Friday November 15, 2019
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Twitter used by illegal online pharmacies to pedal drugs

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New York: Illegal online pharmacies are using Twitter to promote prescription drug abuse of controlled substances.

“This study is the first to establish an empirical link between Twitter content and illicit online pharmacies which promote the illegal sale of drugs that have significant abuse potential,” said study co-author Timothy Mackey from University of California-San Diego.

“Our results are concerning, as the study found over 45,000 tweets that promoted drug abuse even though we only looked at a two-week period of tweets,” Mackey added.

According to the US Department of Health and Human Services (HHS) and National Institute on Drug Abuse (NIDA), young adults are the biggest abusers of prescription opioid pain relievers, ADHD stimulants, and anti-anxiety drugs.

The study conducted surveillance and content analysis of over two million tweets using the Twitter public streaming application programming interface and used assisted machine learning.

Tweets were analysed to determine if they discussed drug abuse issues, whether they favourably promoted drug abuse behaviour, and were also examined to see if they directly enabled the illegal access to controlled substances by online pharmacies.

Mackey said the study findings are extremely troubling.

“When we examined links included in a subset of the tweets that discussed drug abuse, we discovered that 76 percent of these tweets included a link to an online marketing affiliate advertising the sale of the controlled substance valium, a tranquillizer that is commonly abused,” he said.

Buying prescription drugs from illegal online pharmacies also endanger consumers financial information, putting them at risk of identity theft, according to experts.

The study was published in the Journal of Medical Internet Research (JMIR). (IANS) (image courtesy:wsjgadjets.ndtv.com)

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Are you an Avid Twitter User? Your Posts can Reveal How Lonely you are

If we are able to identify lonely individuals and intervene before the health conditions associated with the themes we found begin to unfold, we have a change

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Twitter, User, Posts
Loneliness can be a slow killer, as some of the medical problems associated with it can take decades to manifest. Pixabay

Researchers have found that users who tweet on loneliness are much more likely to write about mental well-being issues and things like struggles with relationships, substance use and insomnia on Twitter.

By applying linguistic analytic models to tweets, researchers were able to gain an insight into the topics and themes that could be associated with loneliness.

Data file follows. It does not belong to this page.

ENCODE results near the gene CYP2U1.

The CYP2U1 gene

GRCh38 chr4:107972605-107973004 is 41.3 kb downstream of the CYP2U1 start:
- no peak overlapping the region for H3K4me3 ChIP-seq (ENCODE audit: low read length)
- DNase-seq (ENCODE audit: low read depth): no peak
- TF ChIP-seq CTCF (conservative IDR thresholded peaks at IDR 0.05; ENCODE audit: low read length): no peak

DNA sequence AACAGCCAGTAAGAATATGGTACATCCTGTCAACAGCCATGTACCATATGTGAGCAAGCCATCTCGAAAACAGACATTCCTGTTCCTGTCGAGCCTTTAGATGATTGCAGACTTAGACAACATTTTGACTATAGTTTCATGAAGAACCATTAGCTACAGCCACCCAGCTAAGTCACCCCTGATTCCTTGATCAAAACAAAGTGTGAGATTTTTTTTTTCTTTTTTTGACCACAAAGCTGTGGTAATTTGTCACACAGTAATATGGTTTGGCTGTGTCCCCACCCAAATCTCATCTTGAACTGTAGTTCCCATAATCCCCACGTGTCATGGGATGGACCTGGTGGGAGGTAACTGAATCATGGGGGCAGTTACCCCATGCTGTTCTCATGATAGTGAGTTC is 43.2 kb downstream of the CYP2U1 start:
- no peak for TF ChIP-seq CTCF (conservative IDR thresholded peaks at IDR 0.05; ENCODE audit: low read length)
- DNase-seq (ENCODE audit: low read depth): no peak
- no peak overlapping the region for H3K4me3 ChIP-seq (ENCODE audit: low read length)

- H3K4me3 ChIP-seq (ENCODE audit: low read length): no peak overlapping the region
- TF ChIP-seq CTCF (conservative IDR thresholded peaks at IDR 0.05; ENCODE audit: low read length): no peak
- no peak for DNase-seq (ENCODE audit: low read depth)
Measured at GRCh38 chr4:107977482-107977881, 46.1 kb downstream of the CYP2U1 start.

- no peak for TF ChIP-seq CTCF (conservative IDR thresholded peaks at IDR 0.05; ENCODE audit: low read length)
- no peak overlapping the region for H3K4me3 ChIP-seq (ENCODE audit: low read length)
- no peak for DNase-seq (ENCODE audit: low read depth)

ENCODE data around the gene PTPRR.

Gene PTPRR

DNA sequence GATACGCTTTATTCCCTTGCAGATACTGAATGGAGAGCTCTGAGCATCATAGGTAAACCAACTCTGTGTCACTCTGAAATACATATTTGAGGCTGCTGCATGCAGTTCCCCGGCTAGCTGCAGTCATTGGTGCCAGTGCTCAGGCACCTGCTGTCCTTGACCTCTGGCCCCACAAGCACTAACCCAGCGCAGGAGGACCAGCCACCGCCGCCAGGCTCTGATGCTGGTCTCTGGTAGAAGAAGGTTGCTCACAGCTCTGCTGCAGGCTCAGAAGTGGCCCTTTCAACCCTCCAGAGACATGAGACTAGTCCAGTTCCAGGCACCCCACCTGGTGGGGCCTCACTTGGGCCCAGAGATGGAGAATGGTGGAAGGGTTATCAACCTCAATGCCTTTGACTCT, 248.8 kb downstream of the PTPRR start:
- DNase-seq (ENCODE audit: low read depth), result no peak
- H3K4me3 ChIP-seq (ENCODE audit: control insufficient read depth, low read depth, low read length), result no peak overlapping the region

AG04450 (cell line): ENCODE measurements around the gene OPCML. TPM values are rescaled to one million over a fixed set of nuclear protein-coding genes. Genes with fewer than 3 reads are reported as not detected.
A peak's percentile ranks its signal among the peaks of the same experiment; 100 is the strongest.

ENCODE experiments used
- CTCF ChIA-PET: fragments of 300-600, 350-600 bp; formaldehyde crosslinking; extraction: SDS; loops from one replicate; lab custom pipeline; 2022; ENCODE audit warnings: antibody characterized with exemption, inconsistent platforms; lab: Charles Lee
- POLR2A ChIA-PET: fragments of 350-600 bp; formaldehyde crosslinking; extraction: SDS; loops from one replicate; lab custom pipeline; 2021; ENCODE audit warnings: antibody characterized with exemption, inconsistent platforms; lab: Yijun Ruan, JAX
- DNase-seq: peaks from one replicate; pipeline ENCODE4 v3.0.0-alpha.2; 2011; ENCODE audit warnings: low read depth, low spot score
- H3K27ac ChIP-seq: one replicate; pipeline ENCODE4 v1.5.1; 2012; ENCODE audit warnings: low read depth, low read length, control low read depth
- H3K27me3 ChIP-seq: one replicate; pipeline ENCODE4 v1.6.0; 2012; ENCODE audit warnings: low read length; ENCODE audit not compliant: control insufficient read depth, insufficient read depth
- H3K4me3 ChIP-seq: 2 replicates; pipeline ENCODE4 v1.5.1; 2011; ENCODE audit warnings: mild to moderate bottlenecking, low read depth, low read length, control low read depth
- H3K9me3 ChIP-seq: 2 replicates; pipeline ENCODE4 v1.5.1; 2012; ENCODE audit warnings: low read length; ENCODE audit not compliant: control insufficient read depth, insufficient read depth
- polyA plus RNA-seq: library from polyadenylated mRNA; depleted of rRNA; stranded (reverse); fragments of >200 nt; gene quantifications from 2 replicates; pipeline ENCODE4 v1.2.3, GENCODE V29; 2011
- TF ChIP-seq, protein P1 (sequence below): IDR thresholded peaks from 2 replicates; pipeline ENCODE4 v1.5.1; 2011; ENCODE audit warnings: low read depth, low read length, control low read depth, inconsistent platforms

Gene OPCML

“Loneliness can be a slow killer, as some of the medical problems associated with it can take decades to manifest,” said the study’s lead author Sharath Chandra Guntuku, from University of Pennsylvania in the US.

“If we are able to identify lonely individuals and intervene before the health conditions associated with the themes we found begin to unfold, we have a change to help those much earlier in their lives. This could be very powerful and have long-lasting effects on public health,” Guntuku said.

Twitter, User, Posts
By applying linguistic analytic models to tweets, researchers were able to gain an insight into the topics and themes that could be associated with loneliness. Pixabay

By determining typical themes and linguistic markers posted to social media that are associated with people who are lonely, the team has uncovered some of the ingredients necessary to construct a ‘loneliness’ prediction system.

As part of the study, published in the journal BMJ, researchers analysed public accounts from users based in Pennsylvania and found that 6,202 accounts used words such as ‘lonely’ or ‘alone’ more than five times between 2012 and 2016.

Comparing the entire Twitter timelines of these users to a matched group who did not have such language included their posts, the researchers showed that ‘lonely’ users tweeted nearly twice as much and were much more likely to do so at night.

When the tweets were analysed via several different linguistic analytic models, the users who posted about loneliness had an extremely high association with anger, depression and anxiety, when compared to the ‘non-lonely’ group.

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Additionally, the lonely groups were significantly associated with tweeting about struggles with relationships (for example, using phrases like ‘want somebody’ or ‘no one to’) and substance use (‘smoke,’ ‘weed,’ and ‘drunk’)

“On Twitter, we found lonely users expressing a need for social support, and it appears that the use of expletives and the expression of anger is a sign of that being unfulfilled,” Guntuku said.

Users in the group that didn’t post about loneliness seemed to display some social connections, as they were found to be more likely to engage in conversations, especially by including others’ user names (using ‘@twitter_handle’) in their tweets.

In the future, the researchers hope to develop a better measure of the different dimensions of loneliness that online users are feeling and expressing. (IANS)